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Efficacy and safety of the Pfizer/BioNTech COVID-19 vaccine in haematopoietic stem cell transplant and CAR-T cell therapy recipients

The safety and efficacy of the Pfizer/BioNTech BNT162b2 COVID-19 vaccine is undetermined in patients who had recently received a haematopoietic stem cell transplant (HSCT) or CAR-T cell therapy infusion. A single centre study, conducted in Israel, reports encouraging safety data in this population, although rates of efficacy varied between HSCT and CAR-T recipients.

Patients who receive allogeneic haematopoietic stem cell transplant (HSCT) or CAR-T cell therapy have an increased risk of severe disease and death, when infected with COVID-19. As a result, these vulnerable patients greatly require a COVID-19 vaccine. However, at present, information regarding safety or efficacy of the mRNA vaccine BNT162b2, developed by Pfizer/BioNTech, in patients undergoing immunologic cell therapy are scarce. At EHA 2021, a study that evaluated the safety and immunogenicity of the BNT162b2 vaccine in patients that underwent either haematopoietic cell transplantation (HSCT) or CAR-T therapy was presented.

Study design

This single-centre study from the Tel Aviv Sourasky Medical Centre enrolled 66 allogeneic HSCT patients and 14 CAR-T cell therapy patients who had received their infusion at least 3 months prior to vaccine referral. Patients were vaccinated through the national Israeli vaccination program that started mid December 2020. Lymphocyte subpopulations (CD19+, CD4+, CD8+) were assessed pre-vaccination. General vaccine adverse events (AEs), haematologic toxicity and graft-versus-host disease (GvHD) were evaluated after the first and second vaccine dose. The humoral immune response to vaccine was evaluated 7-14 days after the second vaccine dose by in vitro quantitative determination of anti-SARS-CoV-2S antibodies using Elecsys® assay and cellular immune response by ELISpot, estimating IL-2 and IFN-gamma secretion in response to a pool of lyophilized SARS-COV-2 S and M peptides (PepTivator; Miltenyi). Primary endpoints of the trial were the incidence of grade 3-4 adverse events (AEs) and GvHD exacerbation.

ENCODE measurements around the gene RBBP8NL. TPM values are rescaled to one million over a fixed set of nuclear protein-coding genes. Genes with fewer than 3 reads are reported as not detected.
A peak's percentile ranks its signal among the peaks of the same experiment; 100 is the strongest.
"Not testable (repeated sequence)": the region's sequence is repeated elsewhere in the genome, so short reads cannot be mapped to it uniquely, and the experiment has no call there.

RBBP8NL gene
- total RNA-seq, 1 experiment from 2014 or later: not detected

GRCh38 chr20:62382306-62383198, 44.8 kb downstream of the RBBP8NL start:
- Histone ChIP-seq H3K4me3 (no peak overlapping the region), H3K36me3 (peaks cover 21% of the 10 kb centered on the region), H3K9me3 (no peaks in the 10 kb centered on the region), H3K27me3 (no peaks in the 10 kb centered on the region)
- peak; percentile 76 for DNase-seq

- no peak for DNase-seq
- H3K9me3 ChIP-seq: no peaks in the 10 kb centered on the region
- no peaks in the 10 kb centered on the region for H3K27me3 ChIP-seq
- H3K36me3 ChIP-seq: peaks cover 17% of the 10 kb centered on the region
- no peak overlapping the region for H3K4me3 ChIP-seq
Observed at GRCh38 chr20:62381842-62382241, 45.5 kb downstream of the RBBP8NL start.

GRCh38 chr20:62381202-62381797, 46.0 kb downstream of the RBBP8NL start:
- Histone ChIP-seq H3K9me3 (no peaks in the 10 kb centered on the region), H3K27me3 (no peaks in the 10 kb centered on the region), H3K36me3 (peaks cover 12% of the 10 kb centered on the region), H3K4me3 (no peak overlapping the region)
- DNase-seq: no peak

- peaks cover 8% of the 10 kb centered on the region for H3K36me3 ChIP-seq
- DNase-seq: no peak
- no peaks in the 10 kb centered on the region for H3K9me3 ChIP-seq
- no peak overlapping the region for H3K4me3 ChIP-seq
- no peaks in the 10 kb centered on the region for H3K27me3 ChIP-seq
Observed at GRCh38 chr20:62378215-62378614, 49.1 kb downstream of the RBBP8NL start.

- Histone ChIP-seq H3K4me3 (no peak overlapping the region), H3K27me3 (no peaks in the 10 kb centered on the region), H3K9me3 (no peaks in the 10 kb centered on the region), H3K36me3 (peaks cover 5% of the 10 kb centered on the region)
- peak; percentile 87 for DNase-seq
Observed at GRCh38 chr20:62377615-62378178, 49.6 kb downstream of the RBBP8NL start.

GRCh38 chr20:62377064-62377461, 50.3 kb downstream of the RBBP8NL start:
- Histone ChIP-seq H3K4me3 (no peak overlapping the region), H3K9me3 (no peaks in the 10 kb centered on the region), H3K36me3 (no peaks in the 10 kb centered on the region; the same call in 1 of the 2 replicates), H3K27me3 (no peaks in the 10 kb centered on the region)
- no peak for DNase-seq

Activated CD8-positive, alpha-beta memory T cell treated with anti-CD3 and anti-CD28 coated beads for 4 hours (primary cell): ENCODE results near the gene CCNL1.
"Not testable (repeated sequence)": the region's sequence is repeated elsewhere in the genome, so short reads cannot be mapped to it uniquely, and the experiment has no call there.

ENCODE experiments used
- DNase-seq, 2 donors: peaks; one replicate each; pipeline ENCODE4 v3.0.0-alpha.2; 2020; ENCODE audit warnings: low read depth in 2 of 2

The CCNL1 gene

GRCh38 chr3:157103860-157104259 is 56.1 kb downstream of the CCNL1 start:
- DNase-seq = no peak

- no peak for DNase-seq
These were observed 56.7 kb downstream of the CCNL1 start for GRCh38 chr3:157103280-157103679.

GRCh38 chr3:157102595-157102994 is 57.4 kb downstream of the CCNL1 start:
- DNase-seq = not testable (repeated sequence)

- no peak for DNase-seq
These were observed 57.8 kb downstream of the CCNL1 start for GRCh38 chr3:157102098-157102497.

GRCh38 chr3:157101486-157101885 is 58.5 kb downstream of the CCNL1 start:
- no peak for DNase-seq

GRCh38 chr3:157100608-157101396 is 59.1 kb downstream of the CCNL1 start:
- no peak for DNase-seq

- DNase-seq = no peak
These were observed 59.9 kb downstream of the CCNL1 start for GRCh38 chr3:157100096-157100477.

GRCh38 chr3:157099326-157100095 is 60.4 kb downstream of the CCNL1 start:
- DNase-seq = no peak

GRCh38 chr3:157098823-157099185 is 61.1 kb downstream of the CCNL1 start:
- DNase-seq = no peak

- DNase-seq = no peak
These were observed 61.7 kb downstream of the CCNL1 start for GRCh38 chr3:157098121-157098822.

Variation in humoral immune response

The median age of patients in this study was 65 years and the median number of months from infusion to vaccination were 32 and 9 months for HSCT and CAR-T patients, respectively. At time of enrolment, 58% of patients with GvHD were on active immunosuppressive therapy and 11.3% of all patients had complete B cell aplasia. Encouragingly, the two vaccine doses were well tolerated and adverse events were comparable to a non-transplant population. Overall AEs were experienced by 39% (4.6% grade ≥3) of HSCT patients, and 32% (7% grade ≥3) of CAR-T patients. All events resolved after a few days, except from one case of secondary graft rejection, which is under investigation. In total, 5% of patients had GvHD exacerbation after each vaccine dose. However, these were either self-limited or easily controlled with a low dose of corticosteroids. Cytopenia occurred in 10% of the patients and 5% of the patients developed transient grade 3-4 cytopenia.

Humoral antibody response was documented in 82% of the patients after allogeneic HSCT and in 36% of patients after CAR-T therapy. Conversely, cellular response was lower in HSCT patients compared to CAR-T patients; 46% vs. 79%. The overall responses were 86% and 79%, respectively. In both patient subgroups, those with a CD19+ lymphocyte count >0 had a higher chance of developing antibodies, compared to those with B cell aplasia (67% vs. 12.5%, p=0.036). Through multivariate analysis, factors associated with positive serology included an increased time from infusion of cells (Beta: 1.05, p=0.032), being female (Beta: 0.262, p=0.028) and increased CD19+ cell count (Beta: 1.88, p=0.047). Factors associated with a positive ELISpot test included increased CD19+ (Beta: 1.05, p=0.049) and CD4+ cells (Beta: 1.06, p=0.041). Ongoing GvHD and concomitant immunosuppressive therapy did not affect response.


The Pfizer/BioNTech vaccine appears safe in HSCT and CAR-T cell recipients, with AEs comparable to a non-haematological cohort. However, humoral response to the BNT162b2 mRNA COVID-19 vaccine in CAR-T patients with B cell aplasia is significantly impaired, while overall response in patients after allogeneic HSCT is encouraging. Response is also affected by time from infusion of cells and the level of CD19+ and CD4+ reconstitution. Longer follow-up is required to assess the persistence of antibodies.


Ram R, et al., Safety and efficacy of the BNT162B2 mRNA COVID-19 vaccine in patients after allogeneic HSCT and CD19-based CAR-T therapy – a single center prospective cohort study. Presented at EHA 2021; abstract S285.

Speaker Ron Ram

Ron Ram

Ron Ram, MD, Tel Aviv Sourasky Medical Center, Tel Aviv, Israel


See: Keyslides


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